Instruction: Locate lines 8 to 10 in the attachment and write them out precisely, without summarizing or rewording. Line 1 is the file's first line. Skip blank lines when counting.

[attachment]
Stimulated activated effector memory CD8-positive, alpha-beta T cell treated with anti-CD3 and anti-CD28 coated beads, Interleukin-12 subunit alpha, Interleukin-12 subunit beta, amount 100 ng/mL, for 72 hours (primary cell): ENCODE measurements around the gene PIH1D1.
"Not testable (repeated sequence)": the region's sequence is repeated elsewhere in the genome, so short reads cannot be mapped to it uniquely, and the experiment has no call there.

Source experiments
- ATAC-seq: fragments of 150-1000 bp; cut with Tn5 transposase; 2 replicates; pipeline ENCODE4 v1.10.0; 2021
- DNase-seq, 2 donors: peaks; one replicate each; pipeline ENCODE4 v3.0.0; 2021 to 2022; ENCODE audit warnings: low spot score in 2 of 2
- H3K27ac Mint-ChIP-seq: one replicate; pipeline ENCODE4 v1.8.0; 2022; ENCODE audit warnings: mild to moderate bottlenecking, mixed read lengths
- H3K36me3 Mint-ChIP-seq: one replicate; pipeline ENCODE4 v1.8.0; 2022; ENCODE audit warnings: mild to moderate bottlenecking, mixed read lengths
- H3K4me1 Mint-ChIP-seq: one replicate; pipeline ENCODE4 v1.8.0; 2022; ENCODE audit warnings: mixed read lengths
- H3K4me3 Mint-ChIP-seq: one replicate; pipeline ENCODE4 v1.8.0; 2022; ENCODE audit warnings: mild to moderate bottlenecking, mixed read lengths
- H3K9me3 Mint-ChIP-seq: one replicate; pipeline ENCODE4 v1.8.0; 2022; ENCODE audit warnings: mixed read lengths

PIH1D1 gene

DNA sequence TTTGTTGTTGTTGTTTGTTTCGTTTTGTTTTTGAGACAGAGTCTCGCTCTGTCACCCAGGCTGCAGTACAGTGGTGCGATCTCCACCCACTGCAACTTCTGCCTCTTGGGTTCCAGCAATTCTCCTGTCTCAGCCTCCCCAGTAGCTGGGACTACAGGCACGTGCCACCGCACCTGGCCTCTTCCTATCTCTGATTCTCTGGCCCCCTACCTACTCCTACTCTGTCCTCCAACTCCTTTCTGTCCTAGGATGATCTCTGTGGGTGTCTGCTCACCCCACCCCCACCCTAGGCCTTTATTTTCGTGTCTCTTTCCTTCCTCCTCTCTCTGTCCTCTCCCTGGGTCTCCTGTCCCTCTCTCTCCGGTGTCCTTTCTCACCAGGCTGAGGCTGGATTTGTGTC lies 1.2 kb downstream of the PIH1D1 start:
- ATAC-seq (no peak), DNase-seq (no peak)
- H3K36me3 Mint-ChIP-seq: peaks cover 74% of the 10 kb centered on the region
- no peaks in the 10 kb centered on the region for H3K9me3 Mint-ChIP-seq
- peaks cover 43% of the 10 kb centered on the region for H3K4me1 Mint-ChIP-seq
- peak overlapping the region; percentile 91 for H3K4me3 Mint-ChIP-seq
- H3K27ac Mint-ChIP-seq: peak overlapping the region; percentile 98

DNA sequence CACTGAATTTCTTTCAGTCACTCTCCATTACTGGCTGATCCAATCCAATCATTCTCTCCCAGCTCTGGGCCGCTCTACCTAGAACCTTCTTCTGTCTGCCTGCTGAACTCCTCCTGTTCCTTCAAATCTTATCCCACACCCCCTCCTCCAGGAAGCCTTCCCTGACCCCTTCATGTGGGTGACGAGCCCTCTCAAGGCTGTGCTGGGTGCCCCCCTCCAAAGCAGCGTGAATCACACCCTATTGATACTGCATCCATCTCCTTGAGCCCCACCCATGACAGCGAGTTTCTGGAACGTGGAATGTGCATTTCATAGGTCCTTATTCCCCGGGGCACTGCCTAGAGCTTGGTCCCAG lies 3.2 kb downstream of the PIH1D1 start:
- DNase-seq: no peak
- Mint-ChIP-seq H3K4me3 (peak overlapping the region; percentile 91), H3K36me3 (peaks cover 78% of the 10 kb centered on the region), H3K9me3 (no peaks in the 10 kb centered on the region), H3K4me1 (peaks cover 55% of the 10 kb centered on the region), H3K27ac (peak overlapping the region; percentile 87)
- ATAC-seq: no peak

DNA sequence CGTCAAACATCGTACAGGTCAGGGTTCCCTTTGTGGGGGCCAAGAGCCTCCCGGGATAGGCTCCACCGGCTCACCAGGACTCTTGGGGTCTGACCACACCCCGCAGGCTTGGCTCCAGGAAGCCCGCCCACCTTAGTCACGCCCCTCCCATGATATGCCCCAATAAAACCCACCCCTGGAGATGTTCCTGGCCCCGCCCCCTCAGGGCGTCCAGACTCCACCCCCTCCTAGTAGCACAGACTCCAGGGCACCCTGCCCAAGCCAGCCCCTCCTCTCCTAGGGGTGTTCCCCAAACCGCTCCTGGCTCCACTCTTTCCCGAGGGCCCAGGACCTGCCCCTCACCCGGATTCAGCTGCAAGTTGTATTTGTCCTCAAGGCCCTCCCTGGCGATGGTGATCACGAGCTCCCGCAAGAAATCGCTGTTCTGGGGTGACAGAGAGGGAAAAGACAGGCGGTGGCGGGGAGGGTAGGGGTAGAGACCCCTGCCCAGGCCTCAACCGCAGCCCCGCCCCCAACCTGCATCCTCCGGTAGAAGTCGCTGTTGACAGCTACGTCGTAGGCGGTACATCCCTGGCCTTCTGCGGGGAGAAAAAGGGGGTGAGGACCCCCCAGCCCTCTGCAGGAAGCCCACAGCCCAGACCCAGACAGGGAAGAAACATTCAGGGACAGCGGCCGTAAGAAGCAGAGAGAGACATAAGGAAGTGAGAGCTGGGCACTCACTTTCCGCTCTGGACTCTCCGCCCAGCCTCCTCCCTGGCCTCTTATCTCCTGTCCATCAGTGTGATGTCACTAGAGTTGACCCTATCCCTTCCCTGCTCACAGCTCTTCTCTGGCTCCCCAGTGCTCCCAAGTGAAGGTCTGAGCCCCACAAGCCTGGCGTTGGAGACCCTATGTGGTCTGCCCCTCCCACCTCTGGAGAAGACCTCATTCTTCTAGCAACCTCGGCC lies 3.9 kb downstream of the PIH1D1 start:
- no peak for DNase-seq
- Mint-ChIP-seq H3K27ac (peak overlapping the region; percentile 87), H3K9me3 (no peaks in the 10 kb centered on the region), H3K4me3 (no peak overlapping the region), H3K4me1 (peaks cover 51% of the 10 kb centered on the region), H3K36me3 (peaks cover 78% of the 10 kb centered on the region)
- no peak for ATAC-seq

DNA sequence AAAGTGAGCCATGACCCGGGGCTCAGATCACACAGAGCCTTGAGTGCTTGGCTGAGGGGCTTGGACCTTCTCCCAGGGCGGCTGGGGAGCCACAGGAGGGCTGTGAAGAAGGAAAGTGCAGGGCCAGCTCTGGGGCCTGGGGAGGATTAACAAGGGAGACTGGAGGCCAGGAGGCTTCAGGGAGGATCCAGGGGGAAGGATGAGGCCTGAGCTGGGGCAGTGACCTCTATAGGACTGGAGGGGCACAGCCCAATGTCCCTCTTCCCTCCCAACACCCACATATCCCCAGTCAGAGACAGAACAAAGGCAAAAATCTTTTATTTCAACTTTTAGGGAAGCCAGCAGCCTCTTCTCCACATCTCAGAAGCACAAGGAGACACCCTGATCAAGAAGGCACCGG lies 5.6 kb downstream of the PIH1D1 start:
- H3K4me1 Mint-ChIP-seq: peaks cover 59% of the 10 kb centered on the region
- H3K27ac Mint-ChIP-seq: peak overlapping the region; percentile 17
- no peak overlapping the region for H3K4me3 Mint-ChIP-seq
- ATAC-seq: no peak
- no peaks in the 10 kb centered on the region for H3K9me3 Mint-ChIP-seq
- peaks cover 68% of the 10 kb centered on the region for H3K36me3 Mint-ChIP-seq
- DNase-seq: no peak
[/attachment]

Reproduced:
- H3K4me1 Mint-ChIP-seq: one replicate; pipeline ENCODE4 v1.8.0; 2022; ENCODE audit warnings: mixed read lengths
- H3K4me3 Mint-ChIP-seq: one replicate; pipeline ENCODE4 v1.8.0; 2022; ENCODE audit warnings: mild to moderate bottlenecking, mixed read lengths
- H3K9me3 Mint-ChIP-seq: one replicate; pipeline ENCODE4 v1.8.0; 2022; ENCODE audit warnings: mixed read lengths